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Goodbye chlorpyrifos on food

To protect children and farmworkers, US EPA rule ends use of the neurotoxic insecticide

by Britt E. Erickson
August 19, 2021 | A version of this story appeared in Volume 99, Issue 30


Oranges growing on a tree.
Credit: Shutterstock
US citrus growers must now use alternatives to chlorpyrifos to control ants.

After years of back-and-forth about the safety of the organophosphate insecticide chlorpyrifos, the US Environmental Protection Agency will no longer allow use of the neurotoxic pesticide on food crops, the agency says in a final rule released Aug. 18. The decision comes after an April 29 court ruling that directed the EPA to ban chlorpyrifos on food or set new residue levels that are safe for children.

Chemical structure of chlorpyrifos.

The EPA’s decision is a win for environmental groups, which have been pressuring the agency to ban chlorpyrifos on food since 2007. The EPA proposed to do so in 2015 and 2016 under former president Barack Obama, citing neurodevelopmental health risks to children. But the agency faced significant pushback from the pesticide industry and reversed its decision in March 2017 under then-president Donald J. Trump. Environmental groups represented by the law group Earthjustice challenged the reversal, leading to the April court order this year.

“Ending the use of chlorpyrifos on food will help to ensure children, farmworkers, and all people are protected from the potentially dangerous consequences of this pesticide,” EPA administrator Michael Regan, says in a statement. “After the delays and denials of the prior administration, EPA will follow the science and put health and safety first.”

Environmental groups welcome the EPA’s decision to end the use of chlorpyrifos on food, but they are urging the agency to eliminate all organophosphate pesticides on food.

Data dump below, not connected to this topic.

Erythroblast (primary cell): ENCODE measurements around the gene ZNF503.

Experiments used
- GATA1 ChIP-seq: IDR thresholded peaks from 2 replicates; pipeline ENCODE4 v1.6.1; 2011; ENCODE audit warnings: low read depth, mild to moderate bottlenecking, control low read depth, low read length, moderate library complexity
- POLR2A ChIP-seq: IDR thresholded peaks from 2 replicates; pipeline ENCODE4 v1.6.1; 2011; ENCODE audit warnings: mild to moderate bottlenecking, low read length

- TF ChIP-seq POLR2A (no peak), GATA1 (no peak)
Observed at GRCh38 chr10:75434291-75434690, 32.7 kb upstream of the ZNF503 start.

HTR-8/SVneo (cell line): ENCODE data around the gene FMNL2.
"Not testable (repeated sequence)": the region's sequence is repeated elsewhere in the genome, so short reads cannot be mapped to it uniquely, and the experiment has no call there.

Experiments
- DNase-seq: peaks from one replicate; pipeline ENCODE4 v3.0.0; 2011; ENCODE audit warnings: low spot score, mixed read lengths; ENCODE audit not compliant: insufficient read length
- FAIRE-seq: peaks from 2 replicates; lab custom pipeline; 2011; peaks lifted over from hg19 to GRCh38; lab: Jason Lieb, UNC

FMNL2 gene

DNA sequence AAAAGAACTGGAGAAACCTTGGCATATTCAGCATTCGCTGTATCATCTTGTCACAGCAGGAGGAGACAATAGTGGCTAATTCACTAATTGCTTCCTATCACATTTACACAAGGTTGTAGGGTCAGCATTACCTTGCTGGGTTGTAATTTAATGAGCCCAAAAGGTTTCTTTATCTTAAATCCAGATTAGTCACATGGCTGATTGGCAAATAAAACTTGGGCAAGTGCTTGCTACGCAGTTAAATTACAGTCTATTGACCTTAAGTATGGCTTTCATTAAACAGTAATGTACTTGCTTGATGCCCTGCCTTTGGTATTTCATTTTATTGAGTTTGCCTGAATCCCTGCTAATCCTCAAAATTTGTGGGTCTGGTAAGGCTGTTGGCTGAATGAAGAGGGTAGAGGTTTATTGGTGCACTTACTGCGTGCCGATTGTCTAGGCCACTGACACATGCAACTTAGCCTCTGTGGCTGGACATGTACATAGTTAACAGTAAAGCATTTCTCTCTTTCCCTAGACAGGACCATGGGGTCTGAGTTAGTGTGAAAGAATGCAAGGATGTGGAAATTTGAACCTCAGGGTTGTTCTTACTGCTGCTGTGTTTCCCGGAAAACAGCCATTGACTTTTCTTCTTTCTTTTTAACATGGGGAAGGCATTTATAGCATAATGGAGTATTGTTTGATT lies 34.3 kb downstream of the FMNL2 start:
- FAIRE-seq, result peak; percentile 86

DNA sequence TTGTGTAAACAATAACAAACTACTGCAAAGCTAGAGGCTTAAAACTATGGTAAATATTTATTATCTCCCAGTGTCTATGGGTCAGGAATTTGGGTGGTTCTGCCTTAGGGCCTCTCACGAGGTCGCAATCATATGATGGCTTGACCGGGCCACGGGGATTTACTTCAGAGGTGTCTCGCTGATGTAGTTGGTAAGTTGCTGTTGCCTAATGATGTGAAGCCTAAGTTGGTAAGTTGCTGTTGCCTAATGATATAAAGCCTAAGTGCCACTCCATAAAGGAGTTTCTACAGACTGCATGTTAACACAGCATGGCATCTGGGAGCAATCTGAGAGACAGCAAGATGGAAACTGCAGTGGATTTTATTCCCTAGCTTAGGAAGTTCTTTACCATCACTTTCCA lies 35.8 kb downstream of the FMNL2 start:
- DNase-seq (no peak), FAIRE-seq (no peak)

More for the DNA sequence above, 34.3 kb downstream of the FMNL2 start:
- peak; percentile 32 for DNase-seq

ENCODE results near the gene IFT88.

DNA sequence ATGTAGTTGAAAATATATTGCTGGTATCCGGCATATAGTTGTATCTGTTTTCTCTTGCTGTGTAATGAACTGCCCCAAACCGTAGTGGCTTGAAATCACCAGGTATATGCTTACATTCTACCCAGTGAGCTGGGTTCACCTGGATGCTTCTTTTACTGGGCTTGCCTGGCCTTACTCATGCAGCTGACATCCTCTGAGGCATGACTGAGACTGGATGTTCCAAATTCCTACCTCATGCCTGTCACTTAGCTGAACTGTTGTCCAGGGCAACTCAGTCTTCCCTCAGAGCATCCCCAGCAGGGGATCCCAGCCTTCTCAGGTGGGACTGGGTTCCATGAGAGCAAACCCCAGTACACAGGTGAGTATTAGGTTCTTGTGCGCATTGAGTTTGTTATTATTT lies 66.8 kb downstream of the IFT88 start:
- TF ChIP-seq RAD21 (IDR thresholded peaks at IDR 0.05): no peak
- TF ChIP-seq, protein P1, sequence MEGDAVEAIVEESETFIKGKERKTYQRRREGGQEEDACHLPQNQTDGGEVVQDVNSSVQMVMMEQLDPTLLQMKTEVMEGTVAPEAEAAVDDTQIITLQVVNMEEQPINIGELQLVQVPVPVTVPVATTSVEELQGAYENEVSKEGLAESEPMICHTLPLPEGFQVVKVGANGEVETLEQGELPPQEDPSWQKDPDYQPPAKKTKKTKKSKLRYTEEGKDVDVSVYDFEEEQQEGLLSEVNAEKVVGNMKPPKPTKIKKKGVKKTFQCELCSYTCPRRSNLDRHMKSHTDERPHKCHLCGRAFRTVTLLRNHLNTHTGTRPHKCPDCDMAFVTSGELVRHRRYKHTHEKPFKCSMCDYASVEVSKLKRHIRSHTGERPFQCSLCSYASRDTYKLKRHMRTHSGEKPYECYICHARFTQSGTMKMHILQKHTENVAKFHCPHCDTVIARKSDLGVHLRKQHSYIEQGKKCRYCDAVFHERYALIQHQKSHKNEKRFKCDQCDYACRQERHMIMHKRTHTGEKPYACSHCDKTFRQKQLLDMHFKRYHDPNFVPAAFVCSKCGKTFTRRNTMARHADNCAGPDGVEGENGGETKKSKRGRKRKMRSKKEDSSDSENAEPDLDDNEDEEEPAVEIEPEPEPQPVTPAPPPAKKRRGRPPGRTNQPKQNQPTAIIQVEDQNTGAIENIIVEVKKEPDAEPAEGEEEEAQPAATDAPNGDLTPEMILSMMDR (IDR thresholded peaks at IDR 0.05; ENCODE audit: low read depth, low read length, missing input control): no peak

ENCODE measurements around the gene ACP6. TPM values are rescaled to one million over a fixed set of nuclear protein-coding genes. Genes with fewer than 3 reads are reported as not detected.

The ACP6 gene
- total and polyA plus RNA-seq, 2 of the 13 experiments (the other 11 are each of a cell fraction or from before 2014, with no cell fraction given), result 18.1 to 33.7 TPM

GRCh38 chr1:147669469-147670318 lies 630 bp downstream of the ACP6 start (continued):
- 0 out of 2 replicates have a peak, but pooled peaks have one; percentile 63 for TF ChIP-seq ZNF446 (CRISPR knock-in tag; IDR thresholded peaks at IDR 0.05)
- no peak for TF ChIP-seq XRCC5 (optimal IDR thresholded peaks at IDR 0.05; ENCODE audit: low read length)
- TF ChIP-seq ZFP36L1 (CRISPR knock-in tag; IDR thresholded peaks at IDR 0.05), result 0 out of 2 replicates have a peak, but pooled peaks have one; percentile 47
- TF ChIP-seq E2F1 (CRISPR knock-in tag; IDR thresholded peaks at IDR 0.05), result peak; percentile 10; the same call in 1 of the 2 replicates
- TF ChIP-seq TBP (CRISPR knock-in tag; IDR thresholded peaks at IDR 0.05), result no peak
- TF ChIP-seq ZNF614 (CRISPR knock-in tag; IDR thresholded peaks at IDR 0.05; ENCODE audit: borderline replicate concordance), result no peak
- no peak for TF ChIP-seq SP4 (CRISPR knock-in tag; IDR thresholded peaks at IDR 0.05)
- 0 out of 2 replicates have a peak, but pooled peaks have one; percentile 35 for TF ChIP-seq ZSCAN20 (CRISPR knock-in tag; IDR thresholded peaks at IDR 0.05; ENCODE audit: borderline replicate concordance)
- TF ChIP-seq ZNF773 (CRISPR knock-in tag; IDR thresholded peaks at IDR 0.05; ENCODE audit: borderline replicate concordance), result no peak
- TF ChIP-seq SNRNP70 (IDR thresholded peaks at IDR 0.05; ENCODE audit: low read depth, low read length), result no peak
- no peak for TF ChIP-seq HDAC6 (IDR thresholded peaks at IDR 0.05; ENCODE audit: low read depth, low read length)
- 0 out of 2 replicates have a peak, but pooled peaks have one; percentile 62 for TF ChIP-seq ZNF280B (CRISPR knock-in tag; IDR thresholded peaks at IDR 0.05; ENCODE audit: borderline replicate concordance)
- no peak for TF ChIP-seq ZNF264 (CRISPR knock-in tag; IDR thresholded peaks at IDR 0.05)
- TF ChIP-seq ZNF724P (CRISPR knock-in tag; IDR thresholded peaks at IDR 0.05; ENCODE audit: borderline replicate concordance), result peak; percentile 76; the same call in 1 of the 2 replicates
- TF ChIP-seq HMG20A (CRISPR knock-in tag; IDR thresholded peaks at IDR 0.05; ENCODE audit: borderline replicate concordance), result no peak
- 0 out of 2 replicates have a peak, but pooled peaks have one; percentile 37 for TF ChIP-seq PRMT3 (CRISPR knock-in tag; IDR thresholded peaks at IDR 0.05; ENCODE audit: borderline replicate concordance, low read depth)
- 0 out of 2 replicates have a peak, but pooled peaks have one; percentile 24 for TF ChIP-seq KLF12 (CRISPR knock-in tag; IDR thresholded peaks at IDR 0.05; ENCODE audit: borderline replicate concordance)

“It took far too long, but children will no longer be eating food tainted with a pesticide that causes intellectual learning disabilities. Chlorpyrifos will finally be out of our fruits and vegetables,” Patti Goldman, an attorney with Earthjustice, says in a statement. “But chlorpyrifos is just one of dozens of organophosphate pesticides in our fields that can harm children’s development. EPA must ban all organophosphates from food,” she says.

Environmental advocates are also pressuring the EPA to ban all uses of chlorpyrifos, not just on food. “President Biden’s EPA is finally reversing one of many horrific Trump administration actions that prioritized pesticide industry profits over our health and environment. But the EPA must now finish the job and follow sound science by banning all uses of chlorpyrifos,” Jason Davidson, senior food and agriculture campaigner with Friends of the Earth, says in a statement.

Sales of chlorpyrifos in the US have been steadily declining, as states such as California banned most uses of the chemical. The pesticide is also no longer sold in the European Union. Manufacturer Corteva Agriscience announced in early 2020 that it would stop making chlorpyrifos, citing low demand. Growers, however, have struggled to find alternatives to chlorpyrifos to control pests on a few food crops, including citrus, grapes, and sugar beets, as well as on cotton and alfalfa.

The EPA’s rule will go into effect 6 months after it is published in the coming weeks in the Federal Register.


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